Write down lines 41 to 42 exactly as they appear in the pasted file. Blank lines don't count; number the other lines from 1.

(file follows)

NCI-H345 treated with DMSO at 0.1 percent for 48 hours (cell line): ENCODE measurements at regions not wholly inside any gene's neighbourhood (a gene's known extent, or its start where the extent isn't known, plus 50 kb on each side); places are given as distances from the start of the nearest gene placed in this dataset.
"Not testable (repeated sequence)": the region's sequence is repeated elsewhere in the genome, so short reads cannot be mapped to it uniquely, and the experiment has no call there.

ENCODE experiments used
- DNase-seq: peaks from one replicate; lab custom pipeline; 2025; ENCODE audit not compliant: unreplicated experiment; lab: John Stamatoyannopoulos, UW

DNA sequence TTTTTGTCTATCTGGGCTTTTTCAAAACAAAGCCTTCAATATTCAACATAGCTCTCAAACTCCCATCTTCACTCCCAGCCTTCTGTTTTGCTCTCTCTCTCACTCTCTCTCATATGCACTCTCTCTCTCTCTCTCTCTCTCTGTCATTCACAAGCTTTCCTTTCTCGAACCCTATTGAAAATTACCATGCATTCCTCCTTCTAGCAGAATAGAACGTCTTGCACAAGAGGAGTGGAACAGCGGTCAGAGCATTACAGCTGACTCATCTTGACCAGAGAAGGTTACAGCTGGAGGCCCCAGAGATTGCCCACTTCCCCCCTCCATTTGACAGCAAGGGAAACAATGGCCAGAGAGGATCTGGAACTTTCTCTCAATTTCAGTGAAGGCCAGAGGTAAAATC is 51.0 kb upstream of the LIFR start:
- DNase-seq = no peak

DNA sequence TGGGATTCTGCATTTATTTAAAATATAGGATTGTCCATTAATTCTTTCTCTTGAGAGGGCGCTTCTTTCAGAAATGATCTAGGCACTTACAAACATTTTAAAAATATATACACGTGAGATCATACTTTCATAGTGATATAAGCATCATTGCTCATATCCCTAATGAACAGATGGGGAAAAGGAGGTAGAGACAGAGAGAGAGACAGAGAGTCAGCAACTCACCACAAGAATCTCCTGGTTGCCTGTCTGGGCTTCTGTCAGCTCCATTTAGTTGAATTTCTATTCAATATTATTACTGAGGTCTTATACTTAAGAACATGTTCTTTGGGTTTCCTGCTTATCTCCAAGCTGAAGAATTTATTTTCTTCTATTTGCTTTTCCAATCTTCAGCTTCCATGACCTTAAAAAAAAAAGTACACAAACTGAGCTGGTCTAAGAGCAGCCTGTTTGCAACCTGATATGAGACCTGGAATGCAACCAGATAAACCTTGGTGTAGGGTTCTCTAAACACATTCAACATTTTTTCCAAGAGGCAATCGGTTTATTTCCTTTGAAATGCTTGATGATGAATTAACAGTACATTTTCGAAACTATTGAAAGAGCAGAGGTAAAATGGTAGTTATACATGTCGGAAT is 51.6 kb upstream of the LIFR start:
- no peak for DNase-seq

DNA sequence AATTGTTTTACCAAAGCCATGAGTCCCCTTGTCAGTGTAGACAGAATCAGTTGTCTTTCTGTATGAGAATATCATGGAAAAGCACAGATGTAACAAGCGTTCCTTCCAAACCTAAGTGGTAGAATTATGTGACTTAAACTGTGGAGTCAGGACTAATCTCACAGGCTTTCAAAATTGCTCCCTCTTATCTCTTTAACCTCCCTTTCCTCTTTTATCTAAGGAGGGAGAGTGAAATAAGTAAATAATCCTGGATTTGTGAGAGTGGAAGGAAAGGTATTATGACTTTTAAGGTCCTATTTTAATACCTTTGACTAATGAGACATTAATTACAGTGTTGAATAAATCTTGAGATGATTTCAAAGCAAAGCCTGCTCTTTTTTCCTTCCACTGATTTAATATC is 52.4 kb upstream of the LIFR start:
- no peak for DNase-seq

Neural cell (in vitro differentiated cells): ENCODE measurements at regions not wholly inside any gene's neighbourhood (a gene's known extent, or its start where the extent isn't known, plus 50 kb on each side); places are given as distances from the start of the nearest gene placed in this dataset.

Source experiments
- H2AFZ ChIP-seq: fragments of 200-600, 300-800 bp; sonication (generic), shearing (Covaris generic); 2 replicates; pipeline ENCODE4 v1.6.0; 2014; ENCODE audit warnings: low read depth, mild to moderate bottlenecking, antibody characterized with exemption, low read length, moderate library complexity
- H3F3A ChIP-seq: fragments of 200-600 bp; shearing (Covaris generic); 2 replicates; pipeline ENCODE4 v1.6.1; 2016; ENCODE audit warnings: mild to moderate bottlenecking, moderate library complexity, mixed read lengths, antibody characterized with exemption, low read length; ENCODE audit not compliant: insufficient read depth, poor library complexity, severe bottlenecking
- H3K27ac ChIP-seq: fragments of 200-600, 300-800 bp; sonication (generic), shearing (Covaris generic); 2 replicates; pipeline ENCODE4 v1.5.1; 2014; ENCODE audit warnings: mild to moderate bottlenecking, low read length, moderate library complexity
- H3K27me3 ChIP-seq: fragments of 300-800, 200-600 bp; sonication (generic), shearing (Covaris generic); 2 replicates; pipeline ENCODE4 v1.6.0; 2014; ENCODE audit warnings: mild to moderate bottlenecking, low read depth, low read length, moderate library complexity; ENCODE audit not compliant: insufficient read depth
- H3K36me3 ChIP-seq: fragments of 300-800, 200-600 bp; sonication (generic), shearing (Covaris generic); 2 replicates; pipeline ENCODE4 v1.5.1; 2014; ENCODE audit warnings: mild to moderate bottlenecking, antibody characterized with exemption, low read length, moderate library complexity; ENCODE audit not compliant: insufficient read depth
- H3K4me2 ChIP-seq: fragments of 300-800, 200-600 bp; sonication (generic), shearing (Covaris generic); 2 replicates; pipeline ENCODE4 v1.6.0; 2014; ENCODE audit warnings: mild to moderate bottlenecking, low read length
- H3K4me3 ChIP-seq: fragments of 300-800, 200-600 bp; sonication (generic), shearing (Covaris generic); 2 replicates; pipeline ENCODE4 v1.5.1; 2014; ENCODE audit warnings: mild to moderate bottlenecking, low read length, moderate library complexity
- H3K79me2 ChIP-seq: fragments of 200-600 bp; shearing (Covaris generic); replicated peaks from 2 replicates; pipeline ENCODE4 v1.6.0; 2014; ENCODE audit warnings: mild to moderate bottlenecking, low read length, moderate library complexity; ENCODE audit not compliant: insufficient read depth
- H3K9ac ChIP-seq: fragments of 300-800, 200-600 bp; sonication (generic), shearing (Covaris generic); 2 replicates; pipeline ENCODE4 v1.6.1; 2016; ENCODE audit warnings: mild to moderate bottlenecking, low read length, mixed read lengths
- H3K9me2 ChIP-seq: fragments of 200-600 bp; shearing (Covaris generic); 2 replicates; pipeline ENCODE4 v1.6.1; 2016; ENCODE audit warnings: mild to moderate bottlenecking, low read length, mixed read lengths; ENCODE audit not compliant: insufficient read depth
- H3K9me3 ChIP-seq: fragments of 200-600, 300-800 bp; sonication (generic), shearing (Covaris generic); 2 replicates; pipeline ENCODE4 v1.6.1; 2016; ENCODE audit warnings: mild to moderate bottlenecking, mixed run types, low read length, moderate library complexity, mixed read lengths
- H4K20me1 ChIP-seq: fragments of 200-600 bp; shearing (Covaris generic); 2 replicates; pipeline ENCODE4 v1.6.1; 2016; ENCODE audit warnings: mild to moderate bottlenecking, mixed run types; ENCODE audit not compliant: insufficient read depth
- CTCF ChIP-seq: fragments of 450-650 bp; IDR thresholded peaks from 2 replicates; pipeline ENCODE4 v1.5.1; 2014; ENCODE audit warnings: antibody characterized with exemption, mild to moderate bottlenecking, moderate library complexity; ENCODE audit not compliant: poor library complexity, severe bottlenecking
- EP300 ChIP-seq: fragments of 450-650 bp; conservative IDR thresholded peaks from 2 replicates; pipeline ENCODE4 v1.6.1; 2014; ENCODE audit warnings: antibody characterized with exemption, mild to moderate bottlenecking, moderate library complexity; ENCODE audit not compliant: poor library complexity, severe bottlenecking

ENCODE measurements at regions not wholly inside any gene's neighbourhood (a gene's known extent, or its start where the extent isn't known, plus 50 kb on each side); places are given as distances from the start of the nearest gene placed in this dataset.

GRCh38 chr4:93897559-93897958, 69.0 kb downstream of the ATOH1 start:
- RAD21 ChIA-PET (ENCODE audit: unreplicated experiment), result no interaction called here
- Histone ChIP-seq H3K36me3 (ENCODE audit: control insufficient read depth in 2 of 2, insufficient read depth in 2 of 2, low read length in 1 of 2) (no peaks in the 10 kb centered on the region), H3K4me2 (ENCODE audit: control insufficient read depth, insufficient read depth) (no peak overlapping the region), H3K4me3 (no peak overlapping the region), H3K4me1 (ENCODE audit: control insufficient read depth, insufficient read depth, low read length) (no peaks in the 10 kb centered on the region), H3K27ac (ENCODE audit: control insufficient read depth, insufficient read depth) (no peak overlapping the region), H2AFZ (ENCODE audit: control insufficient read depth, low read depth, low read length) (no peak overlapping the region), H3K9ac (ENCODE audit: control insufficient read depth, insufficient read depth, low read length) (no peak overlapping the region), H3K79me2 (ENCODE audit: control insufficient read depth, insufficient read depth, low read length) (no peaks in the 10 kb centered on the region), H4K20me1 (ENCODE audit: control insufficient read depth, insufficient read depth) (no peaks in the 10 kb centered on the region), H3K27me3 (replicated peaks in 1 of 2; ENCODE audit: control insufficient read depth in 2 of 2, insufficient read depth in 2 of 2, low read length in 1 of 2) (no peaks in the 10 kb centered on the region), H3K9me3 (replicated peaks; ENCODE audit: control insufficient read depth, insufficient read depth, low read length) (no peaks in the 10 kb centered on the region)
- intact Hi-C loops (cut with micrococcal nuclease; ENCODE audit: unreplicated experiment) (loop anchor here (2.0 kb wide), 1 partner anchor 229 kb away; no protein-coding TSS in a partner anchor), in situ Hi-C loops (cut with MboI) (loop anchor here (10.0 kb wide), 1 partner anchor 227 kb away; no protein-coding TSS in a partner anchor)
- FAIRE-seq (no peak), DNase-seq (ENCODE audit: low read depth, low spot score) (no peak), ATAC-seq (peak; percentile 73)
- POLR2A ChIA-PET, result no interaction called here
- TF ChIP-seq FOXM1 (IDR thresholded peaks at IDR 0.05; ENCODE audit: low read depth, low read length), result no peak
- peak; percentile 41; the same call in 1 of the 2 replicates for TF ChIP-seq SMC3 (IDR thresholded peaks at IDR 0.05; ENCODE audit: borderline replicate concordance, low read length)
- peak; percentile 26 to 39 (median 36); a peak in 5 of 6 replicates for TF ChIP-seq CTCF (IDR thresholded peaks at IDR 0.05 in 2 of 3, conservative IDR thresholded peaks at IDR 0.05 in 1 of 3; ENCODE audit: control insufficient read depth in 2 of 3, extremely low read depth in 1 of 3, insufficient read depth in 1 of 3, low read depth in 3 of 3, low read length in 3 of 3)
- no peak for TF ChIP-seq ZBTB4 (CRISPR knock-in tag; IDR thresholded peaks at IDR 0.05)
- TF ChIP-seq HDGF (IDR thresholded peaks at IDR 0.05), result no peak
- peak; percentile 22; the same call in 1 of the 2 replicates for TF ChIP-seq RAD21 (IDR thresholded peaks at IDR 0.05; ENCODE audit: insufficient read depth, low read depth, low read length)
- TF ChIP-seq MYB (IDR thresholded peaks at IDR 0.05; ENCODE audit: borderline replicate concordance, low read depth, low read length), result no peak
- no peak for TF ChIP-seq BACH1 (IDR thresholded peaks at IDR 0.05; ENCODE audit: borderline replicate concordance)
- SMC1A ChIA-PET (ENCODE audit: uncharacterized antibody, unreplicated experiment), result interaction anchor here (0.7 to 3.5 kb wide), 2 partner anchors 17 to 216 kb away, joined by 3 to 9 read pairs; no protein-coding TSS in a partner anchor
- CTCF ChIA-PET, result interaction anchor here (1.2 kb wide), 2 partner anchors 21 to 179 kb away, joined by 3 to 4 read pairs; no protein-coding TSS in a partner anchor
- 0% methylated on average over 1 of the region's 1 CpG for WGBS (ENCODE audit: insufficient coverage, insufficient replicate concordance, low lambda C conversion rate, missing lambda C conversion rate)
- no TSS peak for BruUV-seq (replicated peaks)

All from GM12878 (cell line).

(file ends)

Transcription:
- no peak for TF ChIP-seq BACH1 (IDR thresholded peaks at IDR 0.05; ENCODE audit: borderline replicate concordance)
- SMC1A ChIA-PET (ENCODE audit: uncharacterized antibody, unreplicated experiment), result interaction anchor here (0.7 to 3.5 kb wide), 2 partner anchors 17 to 216 kb away, joined by 3 to 9 read pairs; no protein-coding TSS in a partner anchor